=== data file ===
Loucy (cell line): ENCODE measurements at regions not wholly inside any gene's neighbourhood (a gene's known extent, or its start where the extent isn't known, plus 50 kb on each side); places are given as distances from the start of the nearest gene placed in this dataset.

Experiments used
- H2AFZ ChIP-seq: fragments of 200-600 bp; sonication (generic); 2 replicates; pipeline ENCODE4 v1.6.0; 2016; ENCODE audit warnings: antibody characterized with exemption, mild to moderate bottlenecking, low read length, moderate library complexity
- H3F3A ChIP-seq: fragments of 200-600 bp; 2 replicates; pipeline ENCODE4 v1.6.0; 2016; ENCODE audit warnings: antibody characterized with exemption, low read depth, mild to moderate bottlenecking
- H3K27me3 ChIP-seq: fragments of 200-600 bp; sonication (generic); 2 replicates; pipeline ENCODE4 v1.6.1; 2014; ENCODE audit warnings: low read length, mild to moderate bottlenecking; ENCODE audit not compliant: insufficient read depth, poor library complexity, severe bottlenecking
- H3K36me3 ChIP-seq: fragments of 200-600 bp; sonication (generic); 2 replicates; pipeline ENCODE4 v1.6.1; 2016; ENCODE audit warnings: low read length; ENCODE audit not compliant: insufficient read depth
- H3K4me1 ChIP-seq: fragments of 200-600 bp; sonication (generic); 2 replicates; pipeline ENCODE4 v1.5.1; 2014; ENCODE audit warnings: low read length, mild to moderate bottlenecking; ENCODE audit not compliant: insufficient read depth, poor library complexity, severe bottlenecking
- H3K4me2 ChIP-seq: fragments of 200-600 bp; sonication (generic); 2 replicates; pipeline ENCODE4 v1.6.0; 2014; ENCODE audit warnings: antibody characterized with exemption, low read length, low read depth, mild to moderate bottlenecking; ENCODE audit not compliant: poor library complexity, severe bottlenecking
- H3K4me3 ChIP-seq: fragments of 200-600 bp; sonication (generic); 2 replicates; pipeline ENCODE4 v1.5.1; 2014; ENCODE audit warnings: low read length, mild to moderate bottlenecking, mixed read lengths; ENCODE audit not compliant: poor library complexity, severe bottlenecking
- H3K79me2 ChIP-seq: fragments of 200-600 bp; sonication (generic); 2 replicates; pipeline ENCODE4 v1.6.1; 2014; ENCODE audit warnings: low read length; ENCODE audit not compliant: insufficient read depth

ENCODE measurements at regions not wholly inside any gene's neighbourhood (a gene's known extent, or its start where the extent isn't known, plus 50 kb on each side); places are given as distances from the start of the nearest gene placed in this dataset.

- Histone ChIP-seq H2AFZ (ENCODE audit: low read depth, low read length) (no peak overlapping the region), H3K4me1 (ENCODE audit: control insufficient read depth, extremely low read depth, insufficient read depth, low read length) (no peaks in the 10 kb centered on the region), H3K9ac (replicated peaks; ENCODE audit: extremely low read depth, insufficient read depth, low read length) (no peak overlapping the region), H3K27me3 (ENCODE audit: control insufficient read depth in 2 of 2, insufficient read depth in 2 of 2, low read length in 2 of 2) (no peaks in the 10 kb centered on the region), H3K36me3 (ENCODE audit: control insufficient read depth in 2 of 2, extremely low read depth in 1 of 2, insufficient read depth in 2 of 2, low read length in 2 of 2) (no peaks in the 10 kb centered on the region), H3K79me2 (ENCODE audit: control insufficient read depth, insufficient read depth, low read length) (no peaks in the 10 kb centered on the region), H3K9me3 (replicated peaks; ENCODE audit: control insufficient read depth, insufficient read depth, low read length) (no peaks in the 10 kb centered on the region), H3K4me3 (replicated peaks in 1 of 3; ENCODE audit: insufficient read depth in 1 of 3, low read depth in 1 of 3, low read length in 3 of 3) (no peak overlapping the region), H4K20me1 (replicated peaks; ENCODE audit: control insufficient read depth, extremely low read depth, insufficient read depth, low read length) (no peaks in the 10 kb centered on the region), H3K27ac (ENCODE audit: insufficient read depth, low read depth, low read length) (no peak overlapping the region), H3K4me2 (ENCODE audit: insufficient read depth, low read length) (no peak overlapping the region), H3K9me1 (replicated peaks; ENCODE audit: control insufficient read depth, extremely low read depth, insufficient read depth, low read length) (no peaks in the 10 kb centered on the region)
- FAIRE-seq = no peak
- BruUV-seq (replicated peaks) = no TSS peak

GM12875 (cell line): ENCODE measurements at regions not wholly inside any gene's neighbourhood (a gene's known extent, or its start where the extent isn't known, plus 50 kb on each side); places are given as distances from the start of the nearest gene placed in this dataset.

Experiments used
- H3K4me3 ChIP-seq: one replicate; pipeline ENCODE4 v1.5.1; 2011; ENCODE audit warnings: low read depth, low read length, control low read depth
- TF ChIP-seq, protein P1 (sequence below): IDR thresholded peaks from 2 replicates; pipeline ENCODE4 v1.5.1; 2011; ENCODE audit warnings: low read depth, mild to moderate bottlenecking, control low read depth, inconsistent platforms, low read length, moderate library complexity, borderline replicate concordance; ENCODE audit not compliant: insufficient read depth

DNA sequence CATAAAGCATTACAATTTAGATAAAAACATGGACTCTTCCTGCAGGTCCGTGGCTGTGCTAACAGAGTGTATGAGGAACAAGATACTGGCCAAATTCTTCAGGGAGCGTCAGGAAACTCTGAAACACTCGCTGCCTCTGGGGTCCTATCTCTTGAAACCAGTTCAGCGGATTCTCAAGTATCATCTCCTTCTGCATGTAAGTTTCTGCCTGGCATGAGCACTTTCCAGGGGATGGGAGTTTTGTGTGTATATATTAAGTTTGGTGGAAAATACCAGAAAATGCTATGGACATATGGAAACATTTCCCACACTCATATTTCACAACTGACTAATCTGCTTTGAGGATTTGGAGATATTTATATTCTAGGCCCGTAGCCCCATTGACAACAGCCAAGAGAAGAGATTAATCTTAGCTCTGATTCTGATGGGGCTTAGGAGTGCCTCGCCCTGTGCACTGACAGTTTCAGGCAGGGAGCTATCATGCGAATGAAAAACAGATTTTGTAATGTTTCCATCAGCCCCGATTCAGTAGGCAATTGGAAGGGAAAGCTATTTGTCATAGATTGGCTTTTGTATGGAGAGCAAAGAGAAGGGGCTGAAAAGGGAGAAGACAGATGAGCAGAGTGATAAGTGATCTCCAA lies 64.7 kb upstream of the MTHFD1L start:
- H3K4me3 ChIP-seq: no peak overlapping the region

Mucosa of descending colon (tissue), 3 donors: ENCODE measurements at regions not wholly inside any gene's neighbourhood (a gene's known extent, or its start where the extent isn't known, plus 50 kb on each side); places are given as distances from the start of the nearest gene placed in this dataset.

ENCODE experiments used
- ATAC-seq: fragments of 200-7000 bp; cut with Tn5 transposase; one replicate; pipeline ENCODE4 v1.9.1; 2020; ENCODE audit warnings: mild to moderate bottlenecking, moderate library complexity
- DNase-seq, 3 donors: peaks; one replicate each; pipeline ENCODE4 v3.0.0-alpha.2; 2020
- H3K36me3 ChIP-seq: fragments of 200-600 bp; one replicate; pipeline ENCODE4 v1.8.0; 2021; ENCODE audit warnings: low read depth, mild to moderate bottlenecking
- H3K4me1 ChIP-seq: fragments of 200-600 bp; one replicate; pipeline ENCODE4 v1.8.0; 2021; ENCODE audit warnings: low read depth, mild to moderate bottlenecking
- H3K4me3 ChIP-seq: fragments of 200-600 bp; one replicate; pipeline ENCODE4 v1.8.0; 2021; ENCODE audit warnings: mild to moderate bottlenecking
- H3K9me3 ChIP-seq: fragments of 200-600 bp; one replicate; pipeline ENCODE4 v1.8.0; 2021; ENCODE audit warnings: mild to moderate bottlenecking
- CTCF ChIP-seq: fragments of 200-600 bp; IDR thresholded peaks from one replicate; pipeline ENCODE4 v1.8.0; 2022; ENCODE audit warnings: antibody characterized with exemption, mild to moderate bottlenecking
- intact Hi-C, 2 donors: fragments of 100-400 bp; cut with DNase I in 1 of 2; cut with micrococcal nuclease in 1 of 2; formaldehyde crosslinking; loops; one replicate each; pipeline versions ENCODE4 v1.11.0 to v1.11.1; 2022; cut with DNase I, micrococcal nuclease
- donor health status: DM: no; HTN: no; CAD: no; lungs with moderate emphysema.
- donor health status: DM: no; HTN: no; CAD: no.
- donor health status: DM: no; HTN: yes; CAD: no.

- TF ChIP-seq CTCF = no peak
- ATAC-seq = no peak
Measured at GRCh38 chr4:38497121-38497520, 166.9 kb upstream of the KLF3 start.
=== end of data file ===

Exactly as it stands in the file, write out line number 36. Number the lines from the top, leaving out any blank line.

Measured at GRCh38 chr4:38497121-38497520, 166.9 kb upstream of the KLF3 start.